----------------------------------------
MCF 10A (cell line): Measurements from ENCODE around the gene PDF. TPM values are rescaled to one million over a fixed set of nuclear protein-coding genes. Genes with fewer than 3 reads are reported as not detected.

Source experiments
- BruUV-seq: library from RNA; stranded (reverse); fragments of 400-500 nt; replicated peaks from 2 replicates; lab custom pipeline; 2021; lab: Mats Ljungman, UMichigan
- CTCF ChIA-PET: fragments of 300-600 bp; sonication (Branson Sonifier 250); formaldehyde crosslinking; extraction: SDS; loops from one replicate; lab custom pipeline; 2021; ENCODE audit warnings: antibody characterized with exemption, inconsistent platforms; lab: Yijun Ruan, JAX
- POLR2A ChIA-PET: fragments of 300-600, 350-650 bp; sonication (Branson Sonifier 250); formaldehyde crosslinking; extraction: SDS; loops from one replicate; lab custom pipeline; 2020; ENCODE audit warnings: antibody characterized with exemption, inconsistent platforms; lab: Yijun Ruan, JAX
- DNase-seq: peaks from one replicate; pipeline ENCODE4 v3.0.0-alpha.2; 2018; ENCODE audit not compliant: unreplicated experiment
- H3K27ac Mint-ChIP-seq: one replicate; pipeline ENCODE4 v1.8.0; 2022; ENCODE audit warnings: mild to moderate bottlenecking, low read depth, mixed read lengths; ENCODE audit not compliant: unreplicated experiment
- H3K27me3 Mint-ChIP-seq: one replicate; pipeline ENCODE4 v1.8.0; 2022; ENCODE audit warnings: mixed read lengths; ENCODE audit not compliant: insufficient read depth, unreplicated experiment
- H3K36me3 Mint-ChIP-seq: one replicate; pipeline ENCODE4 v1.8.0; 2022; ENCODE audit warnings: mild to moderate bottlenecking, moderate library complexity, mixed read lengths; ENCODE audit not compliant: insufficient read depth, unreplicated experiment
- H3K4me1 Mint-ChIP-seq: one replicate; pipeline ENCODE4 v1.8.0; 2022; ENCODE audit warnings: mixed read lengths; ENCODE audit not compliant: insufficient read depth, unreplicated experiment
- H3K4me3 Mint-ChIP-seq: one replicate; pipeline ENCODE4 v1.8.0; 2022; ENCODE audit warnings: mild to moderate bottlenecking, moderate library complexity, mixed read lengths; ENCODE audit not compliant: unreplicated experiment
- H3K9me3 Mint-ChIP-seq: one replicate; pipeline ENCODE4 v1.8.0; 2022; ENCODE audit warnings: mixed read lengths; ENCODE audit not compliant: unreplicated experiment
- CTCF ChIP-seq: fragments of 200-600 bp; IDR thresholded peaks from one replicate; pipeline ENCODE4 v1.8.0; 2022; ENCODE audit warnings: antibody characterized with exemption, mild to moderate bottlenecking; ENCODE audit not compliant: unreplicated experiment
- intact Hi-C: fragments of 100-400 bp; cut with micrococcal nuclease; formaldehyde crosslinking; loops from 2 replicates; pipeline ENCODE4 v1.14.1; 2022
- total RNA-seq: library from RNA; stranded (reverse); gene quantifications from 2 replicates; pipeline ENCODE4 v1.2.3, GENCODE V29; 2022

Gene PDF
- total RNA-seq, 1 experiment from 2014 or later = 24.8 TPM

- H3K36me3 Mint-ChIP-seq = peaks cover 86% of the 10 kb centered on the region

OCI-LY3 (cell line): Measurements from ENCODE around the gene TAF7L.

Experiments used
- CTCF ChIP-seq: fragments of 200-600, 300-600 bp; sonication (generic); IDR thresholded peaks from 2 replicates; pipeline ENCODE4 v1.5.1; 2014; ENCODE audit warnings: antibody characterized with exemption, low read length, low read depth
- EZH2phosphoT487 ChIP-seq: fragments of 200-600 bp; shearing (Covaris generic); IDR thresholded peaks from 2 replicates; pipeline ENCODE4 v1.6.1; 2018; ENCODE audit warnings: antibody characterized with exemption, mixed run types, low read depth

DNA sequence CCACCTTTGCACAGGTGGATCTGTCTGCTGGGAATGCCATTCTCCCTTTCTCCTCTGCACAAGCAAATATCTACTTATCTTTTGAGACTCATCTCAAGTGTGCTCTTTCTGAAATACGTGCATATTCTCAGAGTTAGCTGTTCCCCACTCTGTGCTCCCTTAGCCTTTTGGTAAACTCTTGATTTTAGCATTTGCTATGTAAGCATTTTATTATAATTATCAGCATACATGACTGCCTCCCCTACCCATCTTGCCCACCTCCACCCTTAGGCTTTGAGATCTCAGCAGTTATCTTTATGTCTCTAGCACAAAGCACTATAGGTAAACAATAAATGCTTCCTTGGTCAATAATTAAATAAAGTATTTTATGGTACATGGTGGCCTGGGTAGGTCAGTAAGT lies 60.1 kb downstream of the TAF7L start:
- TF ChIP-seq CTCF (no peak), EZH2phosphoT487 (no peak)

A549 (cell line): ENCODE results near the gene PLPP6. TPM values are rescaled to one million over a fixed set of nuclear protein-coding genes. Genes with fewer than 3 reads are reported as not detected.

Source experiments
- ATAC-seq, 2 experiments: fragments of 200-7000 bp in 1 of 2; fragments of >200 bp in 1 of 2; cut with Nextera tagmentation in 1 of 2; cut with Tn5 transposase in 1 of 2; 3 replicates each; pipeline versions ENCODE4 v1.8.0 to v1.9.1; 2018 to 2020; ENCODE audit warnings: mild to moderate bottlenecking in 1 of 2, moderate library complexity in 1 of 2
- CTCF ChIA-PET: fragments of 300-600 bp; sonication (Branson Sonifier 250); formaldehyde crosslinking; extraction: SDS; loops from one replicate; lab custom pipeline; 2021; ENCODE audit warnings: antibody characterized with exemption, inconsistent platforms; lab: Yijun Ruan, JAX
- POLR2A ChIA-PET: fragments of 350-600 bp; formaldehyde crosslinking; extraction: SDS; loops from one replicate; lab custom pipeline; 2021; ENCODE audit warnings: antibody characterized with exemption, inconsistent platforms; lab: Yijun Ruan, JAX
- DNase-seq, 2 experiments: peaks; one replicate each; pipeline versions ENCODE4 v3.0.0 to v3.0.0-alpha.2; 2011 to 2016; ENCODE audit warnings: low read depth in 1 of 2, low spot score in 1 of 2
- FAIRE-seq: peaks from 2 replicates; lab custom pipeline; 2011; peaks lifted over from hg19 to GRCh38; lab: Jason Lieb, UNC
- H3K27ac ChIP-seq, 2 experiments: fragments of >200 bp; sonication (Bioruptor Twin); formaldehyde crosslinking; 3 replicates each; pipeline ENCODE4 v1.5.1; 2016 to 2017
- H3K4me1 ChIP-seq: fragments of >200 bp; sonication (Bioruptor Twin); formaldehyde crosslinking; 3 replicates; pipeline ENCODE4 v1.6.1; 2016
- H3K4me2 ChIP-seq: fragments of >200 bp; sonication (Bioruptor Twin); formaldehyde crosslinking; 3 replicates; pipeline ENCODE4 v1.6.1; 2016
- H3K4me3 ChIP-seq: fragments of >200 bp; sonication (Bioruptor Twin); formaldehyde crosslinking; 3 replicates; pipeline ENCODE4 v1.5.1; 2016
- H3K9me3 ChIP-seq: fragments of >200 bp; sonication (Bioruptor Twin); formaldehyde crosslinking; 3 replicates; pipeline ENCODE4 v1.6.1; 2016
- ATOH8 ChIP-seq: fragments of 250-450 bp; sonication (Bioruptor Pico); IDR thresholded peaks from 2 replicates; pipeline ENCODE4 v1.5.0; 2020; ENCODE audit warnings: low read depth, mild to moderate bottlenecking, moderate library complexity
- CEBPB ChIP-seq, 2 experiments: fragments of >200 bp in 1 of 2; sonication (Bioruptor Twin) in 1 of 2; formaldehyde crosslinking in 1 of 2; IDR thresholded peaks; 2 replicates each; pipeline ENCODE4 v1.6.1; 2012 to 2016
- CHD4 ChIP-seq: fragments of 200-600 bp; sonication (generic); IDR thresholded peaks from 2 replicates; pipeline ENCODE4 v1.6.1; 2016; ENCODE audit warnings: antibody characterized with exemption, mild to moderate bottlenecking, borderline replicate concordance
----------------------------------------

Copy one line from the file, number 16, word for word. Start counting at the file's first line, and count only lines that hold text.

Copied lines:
Gene PDF